Peptide mass fingerprinting analysis of the modified MS thiol group of cysteine residues within the highly conserved RING I domain of recombinant human parkin exposed to SNOC. (Upper) Quadrupole time-of-flight (Q-TOF) results for RING I domain of recombinant ...
Fig. 5.
Model of S-nitrosylation of parkin. Ribbon structure of a partial sequence of human parkin showing RING I domain (residues 237Thr to 291Ala). α-Helix shown in red, β-sheet in cyan, cysteine residues in green, histidine in yellow, aspartate ...


In summary, we found that S-nitrosylation of parkin can stimulate its E3 ligase activity, resulting in an initial increase in enzyme activity, autoubiquitination, and thereafter subsequent decrease in activity. We speculate that the initial increase in parkin's ubiquitin E3 ligase activity and its autoubiquitination may result in proteasome dysfunction and protein accumulation. Moreover, the subsequent decrease in parkin's ubiquitin E3 ligase activity may impair ubiquitination of parkin substrates and hence the neuroprotective effect that has been observed with parkin overexpression. This biphasic process may repeat itself throughout the course of the disease as additional molecules of parkin are nitrosylated and oxidized. We found evidence for SNO-PARK formation in both animal models of mitochondrial complex I deficiency and in human brains of patients with sporadic PD and diffuse Lewy body disease.

Dopaminergic neurons are particularly vulnerable to ubiquitin-proteasome system (UPS) dysfunction, and interference with this degradation system may lead to aberrant protein accumulation and cell death. Hence, nitrosative and oxidative stress resulting in parkin dysfunction may provide a mechanistic link between free radical production, UPS deficits, protein accumulation, and dopaminergic neuronal demise in sporadic PD. The elucidation of an NO-mediated pathway to neuronal apoptosis involving parkin dysfunction may contribute to the development of new therapeutic approaches for sporadic PD and other disorders associated with protein accumulation due to nitrosative and oxidative stress. Additionally, the activity of other RING-finger E3 ligases may also be affected by S-nitrosylation, providing a heuristic framework for the pathogenesis of other neurodegenerative and systemic disorders.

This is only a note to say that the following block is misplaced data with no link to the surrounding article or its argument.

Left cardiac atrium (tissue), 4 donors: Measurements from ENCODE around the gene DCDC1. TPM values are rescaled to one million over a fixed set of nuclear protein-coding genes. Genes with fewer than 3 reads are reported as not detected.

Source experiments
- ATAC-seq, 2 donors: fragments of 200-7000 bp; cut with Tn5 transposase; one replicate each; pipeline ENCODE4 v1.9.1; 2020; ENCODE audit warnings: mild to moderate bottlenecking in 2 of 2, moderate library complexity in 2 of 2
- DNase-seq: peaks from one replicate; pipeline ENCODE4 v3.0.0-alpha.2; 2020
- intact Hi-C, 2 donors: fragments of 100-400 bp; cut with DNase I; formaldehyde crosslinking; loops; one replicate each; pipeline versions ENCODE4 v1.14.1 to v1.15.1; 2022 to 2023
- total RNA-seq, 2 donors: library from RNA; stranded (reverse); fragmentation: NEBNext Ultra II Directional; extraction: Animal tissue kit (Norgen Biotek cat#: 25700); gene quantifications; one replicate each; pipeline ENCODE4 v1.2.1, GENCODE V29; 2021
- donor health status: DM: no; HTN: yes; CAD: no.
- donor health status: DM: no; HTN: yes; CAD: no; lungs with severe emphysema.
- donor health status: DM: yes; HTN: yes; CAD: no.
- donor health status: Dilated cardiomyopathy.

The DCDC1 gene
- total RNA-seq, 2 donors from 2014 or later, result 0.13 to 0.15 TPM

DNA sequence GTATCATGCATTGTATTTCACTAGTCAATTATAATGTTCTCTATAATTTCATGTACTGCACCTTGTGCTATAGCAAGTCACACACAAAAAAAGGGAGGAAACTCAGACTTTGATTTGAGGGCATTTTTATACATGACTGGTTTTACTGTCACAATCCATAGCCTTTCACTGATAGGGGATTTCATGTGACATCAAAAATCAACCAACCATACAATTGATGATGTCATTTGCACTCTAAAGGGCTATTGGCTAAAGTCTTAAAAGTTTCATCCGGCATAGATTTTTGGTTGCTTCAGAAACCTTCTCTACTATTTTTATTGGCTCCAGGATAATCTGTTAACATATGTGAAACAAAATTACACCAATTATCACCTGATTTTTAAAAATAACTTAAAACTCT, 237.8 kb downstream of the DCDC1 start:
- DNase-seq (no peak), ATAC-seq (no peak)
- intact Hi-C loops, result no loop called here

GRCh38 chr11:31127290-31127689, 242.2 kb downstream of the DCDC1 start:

Note. After submission of this manuscript, another group reported that parkin was S-nitrosylated in sporadic PD (24). These authors also found that overexpression of parkin rescued neuronal cell lines subjected to proteasome inhibition and this protective effect was prevented by S-nitrosylation of parkin, supporting the pathophysiological relevance of SNO-PARK formation. However, that work reported that parkin E3 ligase activity was decreased after S-nitrosylation. We feel that the discrepancy with our observation of an initial increase in parkin E3 ligase activity followed by a decrease can be explained by our looking at earlier time points after S-nitrosylation and by other methodological differences in the E3 ligase assays, such as our inclusion of a proteasome inhibitor in the E3 ligase assays.

Supplementary Material

Supporting Information:


We thank Dr. Donger Zhang (The Scripps Research Institute, La Jolla, CA) for the constructs of ubiquitin and Dr. Yuzhen Ye for modeling and illustration of the parkin crystal structure. This work was supported in part by National Institutes of Health Grants P01 HD29587, R01 EY09024, R01 EY05477, and R01 NS41207 and the American Parkinson's Disease Association, San Diego Chapter.


Abbreviations: NAT, 2,3-naphthyltriazole; SNOC, S-nitrosocysteine; SNO-PARK, S-nitroso-parkin; HA, hemagglutinin; MPTP, 1-methyl-4-phenyl-1,2,3,6-tetrahydropyridine; PD, Parkinson's disease; NOS, NO synthase.